What are seasonal allergies?
Seasonal allergies, also commonly called “hay fever” , are a group of conditions that can present with symptoms such as runny nose, sneezing and red eyes at certain times of the year depending on the allergy trigger. Seasonal allergies affect approximately 20% of people of all ages.
What causes seasonal allergies?
When a person has a seasonal allergy, their body’s immune system reacts as if that substance is a harmful invader to the body and causes an inflammatory response to it. The most common causes of seasonal allergies are:
- Pollen from trees, grasses or weeds
- Mold spores which grow when the weather is humid, damp or wet
For some people seasonal allergies may be life long, improve or worsen over time and for some there may be a genetic component to their allergies. The risk of developing these allergies is much greater in people with asthma, eczema, and in those with a family history of asthma or nasal inflammation.
Further, some people may have allergies that last year round (perinneal). These year round allergy symptoms are usually caused by:
- Mold spores
- Animals (i.e. dogs and cats)
- Insects ( i.e. cockroaches and dust mites)
What are the symptoms of seasonal allergies?
- stuffy or runny nose (allergic rhinitis)
- itchy or red eyes (allergic conjunctivitis)
- sore throat
- itching for the throat and ears
- Nighttime waking or difficulty sleeping leading to fatigue the next day
Is there a test for seasonal allergies?
Yes, your primary provider will ask you about your symptoms and may refer you to an Allergist (Immunologist) – a doctor with specialty training in the diagnosis and treatment of allergic diseases, asthma, and diseases of the immune system. This specialist may diagnose your allergy using either skin or blood tests.
Can seasonal allergies be prevented?
Yes, while the following recommendations may not eliminate allergy symptoms they may reduce the severity and frequency of symptoms.
Reduce exposure to Outdoor Allergens:
- Affected individuals should close the windows of the car and home
- Stay indoors when possible and use air conditioners to filter the air during times of peak symptoms.
- Use of a high quality mask may be helpful for activities, such as grass cutting or wood cutting. These are also helpful in avoiding nonspecific irritants, such as dust and fumes, which can trigger sneezing.
- Showering before bed removes allergens from hair and skin and can help reduce contamination of the bedding.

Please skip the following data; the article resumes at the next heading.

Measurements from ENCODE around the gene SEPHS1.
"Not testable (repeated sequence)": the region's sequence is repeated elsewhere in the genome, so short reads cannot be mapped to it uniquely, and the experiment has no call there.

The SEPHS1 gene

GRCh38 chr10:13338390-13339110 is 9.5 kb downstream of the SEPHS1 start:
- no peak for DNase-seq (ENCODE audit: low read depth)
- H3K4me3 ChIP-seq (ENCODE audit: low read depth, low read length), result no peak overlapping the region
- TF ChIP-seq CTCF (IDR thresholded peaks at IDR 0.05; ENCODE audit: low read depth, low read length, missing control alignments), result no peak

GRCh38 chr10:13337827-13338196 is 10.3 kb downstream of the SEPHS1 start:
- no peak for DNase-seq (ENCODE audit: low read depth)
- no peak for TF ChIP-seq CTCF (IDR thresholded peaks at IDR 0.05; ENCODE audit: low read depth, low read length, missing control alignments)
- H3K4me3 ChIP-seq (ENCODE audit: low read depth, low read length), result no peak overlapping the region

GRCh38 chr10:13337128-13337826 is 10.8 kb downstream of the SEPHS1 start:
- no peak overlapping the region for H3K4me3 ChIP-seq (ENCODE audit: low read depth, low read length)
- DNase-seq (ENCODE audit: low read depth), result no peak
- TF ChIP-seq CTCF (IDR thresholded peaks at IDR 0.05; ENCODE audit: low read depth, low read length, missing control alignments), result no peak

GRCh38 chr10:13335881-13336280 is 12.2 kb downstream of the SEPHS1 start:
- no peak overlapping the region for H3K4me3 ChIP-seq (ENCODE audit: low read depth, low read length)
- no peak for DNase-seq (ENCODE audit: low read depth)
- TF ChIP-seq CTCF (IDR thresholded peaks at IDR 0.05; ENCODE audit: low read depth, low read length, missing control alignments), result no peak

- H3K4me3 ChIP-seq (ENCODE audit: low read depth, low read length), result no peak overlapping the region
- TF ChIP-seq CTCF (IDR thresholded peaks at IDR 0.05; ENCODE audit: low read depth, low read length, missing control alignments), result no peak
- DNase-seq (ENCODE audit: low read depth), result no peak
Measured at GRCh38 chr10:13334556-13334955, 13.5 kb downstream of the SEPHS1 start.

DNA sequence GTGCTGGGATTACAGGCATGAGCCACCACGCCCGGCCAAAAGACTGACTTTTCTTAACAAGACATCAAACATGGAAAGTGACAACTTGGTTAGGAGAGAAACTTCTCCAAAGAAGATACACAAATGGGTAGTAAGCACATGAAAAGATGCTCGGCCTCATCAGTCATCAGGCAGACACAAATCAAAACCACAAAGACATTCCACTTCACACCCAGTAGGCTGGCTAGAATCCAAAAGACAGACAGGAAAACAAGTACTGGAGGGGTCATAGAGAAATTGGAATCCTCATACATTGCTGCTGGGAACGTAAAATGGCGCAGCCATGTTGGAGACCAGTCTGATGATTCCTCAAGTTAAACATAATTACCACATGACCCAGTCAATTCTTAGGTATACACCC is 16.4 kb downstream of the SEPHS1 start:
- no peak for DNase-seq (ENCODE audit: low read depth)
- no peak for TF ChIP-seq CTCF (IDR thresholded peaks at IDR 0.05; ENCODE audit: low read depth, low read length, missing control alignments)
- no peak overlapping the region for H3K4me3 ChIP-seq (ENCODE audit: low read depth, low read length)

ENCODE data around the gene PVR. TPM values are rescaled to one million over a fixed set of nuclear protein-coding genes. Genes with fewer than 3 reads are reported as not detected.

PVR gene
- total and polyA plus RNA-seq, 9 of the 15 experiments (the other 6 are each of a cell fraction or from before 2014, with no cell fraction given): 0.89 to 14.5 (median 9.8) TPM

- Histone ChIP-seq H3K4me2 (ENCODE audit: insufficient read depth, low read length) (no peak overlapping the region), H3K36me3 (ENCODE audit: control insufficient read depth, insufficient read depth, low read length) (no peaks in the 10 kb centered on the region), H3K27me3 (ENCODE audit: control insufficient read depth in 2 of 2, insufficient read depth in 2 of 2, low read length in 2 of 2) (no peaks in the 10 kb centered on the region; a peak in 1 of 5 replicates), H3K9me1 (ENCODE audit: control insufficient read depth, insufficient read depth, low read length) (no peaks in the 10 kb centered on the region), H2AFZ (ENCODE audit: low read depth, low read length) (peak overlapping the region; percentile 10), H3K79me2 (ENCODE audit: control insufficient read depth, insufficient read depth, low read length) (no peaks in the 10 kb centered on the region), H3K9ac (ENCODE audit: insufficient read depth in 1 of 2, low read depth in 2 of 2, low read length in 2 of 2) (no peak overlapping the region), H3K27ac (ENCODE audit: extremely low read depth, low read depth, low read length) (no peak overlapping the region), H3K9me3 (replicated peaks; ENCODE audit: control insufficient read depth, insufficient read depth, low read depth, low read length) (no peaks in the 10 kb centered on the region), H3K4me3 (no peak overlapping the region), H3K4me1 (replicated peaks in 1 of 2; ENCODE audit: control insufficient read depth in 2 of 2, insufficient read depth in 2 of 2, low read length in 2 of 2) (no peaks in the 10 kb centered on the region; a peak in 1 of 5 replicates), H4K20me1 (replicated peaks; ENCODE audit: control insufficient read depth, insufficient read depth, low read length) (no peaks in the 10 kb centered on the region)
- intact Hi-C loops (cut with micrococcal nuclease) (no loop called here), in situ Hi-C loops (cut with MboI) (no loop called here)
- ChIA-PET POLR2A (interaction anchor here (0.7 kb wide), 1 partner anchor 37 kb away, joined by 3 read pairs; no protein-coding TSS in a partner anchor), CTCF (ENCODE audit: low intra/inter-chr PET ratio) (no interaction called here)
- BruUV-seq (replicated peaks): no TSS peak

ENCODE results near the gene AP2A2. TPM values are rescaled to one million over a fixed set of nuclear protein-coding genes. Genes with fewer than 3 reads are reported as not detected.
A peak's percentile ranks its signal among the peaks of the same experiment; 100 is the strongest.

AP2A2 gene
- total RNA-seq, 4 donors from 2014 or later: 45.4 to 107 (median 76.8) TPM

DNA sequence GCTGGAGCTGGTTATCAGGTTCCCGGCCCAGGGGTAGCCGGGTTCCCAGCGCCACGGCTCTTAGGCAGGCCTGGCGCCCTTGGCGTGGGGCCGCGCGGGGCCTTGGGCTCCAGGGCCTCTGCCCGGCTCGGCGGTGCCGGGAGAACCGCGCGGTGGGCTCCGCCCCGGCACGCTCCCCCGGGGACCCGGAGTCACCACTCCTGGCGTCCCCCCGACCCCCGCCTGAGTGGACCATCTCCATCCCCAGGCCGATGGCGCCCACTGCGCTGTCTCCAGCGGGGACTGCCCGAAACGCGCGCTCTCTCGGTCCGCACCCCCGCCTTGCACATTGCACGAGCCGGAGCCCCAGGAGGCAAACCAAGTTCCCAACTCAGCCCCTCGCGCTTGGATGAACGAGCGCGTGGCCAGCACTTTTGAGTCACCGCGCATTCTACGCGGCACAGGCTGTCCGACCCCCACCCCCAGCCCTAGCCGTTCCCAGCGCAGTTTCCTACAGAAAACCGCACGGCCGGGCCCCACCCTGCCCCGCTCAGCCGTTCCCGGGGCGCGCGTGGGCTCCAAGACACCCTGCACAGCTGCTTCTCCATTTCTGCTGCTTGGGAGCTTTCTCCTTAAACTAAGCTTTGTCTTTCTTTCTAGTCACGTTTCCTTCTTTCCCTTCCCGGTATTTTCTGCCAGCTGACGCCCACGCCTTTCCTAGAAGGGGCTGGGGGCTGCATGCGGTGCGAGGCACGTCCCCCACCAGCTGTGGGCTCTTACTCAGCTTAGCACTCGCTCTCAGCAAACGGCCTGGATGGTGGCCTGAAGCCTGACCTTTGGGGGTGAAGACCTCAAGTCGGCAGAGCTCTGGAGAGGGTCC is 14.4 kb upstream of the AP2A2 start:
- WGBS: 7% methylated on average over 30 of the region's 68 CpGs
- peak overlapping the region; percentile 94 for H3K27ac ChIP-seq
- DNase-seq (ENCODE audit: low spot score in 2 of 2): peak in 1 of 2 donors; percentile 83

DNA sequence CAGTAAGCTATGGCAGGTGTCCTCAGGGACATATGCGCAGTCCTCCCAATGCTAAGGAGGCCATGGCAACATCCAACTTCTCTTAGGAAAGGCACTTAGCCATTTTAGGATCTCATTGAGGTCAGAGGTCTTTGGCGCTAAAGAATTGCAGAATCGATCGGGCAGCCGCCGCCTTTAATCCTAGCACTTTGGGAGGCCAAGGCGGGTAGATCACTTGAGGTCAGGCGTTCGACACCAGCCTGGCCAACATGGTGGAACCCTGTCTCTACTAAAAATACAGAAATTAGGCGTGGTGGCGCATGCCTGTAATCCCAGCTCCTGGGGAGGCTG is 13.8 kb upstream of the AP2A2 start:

- Over-the-counter saline sprays and rinses can be used after being outdoors to wash away allergens from the nasal lining.
Reduce exposure to Indoor Allergens
|Indoor allergen||Recommendations for reducing exposure|
|Animal dander||Remove animal from house, or at minimum, keep animal out of patient’s bedroom. Keep pet in a room with a HEPA filter and replace the filter as recommended by the manufacturer.|
|Cover air ducts that lead to bedroom with filters. Replace filters as recommended by the manufacturer.|
|Use air filters and vacuums with HEPA filters. Replace the filter as recommended by the manufacturer.|
|Dust mites||Less costly|
|Encase mattress, pillows, and box spring in allergen-impermeable covers. Finely woven covers for pillows and duvets are preferable.|
|Wash bedding weekly in warm water with detergent or use electric dryer on hot setting.|
|Reduce indoor humidity to <50%.|
|Remove carpets from the bedroom.|
|Replace old upholstered furniture with leather, vinyl, or wood.|
|Cockroaches||Use poison bait or traps to control. Consult professional exterminator for severe infestation.|
|Periodically clean home thoroughly.|
|Encase all food fully and do not store garbage or papers inside the home.|
|Fix water leaks.|
|Indoor mold||Clean moldy surfaces with dilute bleach solution.|
|Fix water leaks.|
|Reduce indoor humidity to <50%. Avoid use of humidifiers.|
|Evaporative (or swamp) coolers should be avoided or cleaned regularly.|
|Rodents||Consult a professional exterminator.|
|Periodically clean home thoroughly.|
|All food should be stored in sealed containers. Do not store garbage inside.|
How are seasonal allergies treated?
Seasonal allergies may be treated one or a combination of the following types of medications: